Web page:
Other shared equipment includes a launch control function to assist with maximum acceleration from a standing start, a cool steering wheel mounted rev match switch that eliminates the need for heel and toe gear changes, and ‘brake control knock back pre-fill’ to maximise braking response after high g-load cornering.
The punchy 2.0-litre engine has a wonderfully thuggish quality that suits the car very well. Turbo boost arrives a little late and hard, its low-rev anaemia morphing to a full-blooded surge with white knuckle suddenness. The soundtrack is deep throated even with the exhaust in its quietest mode and approaches antisocial when revved with the exhaust in its loudest setting. The engine spins eagerly to its 6,000rpm / 250 horsepower peak and continues slightly less willingly to the rev limit 750 rpm later. There are sequential upshift LEDs integrated into the top of the instrument cluster to encourage harder applications of power.
Ride and Handling
While the limited-slip differential helps the i30 N Performance find impressive traction, there is still some torque steer at low revs. But it’s of the exciting sort, rather than wayward. The engine feels as if it’s spinning a hefty flywheel and holds onto its revs stubbornly when the throttle is lifted, so downshifts need to be timed carefully. In top gear the engine is turning at a becalmed 2,100 rpm at 60 mph, from which throttle inputs are met with much lag. Fortunately, downshifting is a sonorous joy aided as it is by rev matching and the short shift action is accurate and nicely weighted.
Ride quality is firm even with the dampers in their more pliant settings and higher speeds over anything other than perfect surfaces produce lots of road noise to add to the omnipresent engine grumble. At enthusiastic speeds and higher cornering loads, the chassis proves itself to be well disciplined, resisting roll and fighting hard to prevent bumps from throwing the car off a chosen line. The steering is excellent, although, as is often the case with electrical assistance, it feels most natural in a more laidback setting. Default suspension settings in N drive mode are too harsh for street use, but a myriad of customisation options means it is possible to find a sweet spot for both conditions and driver preference.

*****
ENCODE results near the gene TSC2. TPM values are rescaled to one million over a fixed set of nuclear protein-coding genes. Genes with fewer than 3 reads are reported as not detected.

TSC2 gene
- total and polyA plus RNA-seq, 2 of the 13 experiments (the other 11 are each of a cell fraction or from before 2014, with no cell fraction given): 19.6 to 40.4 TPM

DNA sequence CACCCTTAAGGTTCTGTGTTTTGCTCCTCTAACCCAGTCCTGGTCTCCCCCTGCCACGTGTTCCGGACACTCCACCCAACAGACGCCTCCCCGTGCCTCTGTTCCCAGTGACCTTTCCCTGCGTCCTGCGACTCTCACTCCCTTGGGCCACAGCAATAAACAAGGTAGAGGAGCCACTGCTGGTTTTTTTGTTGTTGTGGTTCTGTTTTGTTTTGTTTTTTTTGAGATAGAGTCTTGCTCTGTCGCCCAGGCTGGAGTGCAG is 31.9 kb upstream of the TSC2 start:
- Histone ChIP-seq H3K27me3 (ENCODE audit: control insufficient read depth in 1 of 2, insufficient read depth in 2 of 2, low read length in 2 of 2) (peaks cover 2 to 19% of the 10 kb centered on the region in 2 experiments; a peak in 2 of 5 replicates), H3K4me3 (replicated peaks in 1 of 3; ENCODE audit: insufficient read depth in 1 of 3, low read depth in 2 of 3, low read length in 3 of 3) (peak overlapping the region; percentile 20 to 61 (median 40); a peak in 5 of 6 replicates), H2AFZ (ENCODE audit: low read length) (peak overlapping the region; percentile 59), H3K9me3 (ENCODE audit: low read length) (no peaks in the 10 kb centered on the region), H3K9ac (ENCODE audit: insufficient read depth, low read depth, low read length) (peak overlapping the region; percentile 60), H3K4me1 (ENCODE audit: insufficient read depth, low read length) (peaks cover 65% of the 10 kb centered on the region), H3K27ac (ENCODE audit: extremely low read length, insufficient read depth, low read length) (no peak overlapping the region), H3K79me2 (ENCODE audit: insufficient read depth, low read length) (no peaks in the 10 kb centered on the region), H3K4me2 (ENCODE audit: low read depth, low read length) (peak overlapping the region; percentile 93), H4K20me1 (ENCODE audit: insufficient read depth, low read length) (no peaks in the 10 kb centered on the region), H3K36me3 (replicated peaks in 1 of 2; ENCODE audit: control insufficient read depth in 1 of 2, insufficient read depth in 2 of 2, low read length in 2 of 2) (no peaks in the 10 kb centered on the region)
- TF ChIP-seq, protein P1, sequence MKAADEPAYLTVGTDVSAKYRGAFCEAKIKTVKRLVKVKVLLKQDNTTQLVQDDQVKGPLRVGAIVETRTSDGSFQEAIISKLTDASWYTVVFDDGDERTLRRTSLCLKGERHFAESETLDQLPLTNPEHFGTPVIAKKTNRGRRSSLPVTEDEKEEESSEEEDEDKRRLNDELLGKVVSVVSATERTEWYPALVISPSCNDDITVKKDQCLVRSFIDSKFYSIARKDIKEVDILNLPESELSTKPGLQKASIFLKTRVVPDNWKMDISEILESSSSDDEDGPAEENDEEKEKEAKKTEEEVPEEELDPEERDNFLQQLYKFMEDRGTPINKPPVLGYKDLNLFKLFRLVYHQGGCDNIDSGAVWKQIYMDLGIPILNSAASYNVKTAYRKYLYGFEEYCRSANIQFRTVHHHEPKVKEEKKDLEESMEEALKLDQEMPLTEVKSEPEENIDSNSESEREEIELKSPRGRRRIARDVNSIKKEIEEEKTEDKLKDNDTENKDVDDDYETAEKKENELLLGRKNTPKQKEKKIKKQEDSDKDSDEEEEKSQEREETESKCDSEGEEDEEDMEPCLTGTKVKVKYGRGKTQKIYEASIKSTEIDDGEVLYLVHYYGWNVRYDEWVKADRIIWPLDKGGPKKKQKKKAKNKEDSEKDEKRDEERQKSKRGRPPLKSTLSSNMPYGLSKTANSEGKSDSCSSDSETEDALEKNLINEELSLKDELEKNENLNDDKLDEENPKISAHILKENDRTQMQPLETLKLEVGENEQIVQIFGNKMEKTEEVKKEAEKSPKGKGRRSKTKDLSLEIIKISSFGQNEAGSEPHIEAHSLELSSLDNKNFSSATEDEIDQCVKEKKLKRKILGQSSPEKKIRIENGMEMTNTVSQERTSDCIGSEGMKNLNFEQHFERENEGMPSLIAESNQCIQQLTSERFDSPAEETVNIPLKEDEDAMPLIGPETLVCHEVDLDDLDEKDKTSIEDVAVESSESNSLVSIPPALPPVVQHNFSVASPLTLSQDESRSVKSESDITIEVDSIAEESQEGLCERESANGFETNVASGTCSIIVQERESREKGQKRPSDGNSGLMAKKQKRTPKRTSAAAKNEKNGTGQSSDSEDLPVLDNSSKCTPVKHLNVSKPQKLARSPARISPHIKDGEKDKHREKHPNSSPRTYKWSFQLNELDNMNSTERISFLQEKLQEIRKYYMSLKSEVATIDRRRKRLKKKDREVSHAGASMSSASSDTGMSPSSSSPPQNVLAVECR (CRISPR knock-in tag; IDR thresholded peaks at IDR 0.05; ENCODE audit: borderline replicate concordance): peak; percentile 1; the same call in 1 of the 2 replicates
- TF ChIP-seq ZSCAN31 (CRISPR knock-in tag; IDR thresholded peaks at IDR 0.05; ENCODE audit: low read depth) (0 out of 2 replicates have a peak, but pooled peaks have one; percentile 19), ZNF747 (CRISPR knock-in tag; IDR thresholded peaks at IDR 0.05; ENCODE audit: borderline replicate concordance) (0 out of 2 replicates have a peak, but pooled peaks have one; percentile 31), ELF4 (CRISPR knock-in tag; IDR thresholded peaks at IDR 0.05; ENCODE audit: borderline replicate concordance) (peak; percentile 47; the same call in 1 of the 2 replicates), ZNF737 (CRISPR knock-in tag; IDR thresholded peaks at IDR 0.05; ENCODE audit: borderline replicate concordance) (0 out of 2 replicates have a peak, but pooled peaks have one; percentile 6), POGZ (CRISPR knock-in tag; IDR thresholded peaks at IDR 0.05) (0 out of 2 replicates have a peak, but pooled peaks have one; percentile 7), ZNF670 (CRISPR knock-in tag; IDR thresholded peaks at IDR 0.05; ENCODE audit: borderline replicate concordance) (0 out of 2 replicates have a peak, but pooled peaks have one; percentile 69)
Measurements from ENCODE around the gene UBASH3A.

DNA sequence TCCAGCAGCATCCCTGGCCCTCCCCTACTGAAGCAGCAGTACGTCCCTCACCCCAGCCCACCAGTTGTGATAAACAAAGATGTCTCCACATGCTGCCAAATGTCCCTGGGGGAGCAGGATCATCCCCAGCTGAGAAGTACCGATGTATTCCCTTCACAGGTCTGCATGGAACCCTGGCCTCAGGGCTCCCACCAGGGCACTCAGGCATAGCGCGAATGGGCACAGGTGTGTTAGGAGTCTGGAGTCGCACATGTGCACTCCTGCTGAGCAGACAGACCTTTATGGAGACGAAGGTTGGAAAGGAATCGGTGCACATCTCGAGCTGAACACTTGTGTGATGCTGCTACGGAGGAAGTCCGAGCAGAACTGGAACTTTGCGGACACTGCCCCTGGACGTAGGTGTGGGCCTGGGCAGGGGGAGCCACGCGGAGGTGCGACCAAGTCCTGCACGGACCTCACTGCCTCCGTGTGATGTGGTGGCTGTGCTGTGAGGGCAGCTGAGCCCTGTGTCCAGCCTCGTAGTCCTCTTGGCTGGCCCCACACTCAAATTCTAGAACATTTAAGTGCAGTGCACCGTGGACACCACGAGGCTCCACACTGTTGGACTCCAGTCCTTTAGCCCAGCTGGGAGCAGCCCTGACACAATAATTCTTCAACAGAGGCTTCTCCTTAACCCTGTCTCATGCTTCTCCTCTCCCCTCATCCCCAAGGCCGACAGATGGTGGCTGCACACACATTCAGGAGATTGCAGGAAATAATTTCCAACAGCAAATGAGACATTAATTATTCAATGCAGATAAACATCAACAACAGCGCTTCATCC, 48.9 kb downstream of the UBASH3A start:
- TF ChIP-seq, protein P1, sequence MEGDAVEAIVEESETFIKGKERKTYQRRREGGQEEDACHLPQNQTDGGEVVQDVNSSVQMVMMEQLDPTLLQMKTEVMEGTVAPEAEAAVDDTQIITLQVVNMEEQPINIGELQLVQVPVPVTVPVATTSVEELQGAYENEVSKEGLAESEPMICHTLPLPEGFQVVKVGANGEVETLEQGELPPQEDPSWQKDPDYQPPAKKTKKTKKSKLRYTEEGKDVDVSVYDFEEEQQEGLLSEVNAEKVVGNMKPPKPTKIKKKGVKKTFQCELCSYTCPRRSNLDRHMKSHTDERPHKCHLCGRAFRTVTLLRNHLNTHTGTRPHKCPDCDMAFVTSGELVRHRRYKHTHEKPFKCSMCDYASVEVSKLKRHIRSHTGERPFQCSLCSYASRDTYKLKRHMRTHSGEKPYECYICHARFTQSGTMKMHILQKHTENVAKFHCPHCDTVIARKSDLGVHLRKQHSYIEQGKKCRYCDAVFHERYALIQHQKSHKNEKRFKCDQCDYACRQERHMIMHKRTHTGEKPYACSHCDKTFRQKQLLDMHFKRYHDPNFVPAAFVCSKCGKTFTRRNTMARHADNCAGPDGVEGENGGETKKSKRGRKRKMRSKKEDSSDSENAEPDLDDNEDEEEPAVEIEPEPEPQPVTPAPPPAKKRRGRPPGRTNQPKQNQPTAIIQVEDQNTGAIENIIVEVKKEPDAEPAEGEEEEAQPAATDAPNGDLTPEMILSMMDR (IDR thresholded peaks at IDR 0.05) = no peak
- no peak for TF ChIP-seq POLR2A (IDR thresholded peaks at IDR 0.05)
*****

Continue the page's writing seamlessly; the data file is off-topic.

While the i30 N Performance isn’t one of the quickest cars in the hot-hatch arena, it scores high in the fun-to-drive criteria – realistically a better measure of a performance car than tenths of a second or g-forces. The well-engineered chassis setup offers respectable grip and excellent balance.
Traction is feisty but sure and the limited-slip diff helps the front end put up a spirited defence against understeer. Yet, when the i30 N Performance does start to nudge a little wide, it comes obediently back into line in response to an eased throttle. Turn in harder after selecting the stability control’s Sport mode and the system will even allow a charitable amount of rear-end breakaway before stepping in to restore order.
Hyundai’s first hot hatch is the complete package and a credit to the embryonic N brand. It brings strong power, plenty of equipment and a thrilling, adrenalin-filled driving experience. The result is not one punch, but a well-orchestrated flurry of body blows inflicted on its rivals. It’s so much more than very good.
Hyundai is rightly proud that it finally has a car for the driving enthusiast. A rummage through the specifications of the Hyundai i30N Performance shows the family-oriented five-door hatch indeed has the bona fides to rival established hot front-drive rivals from Europe…and beyond.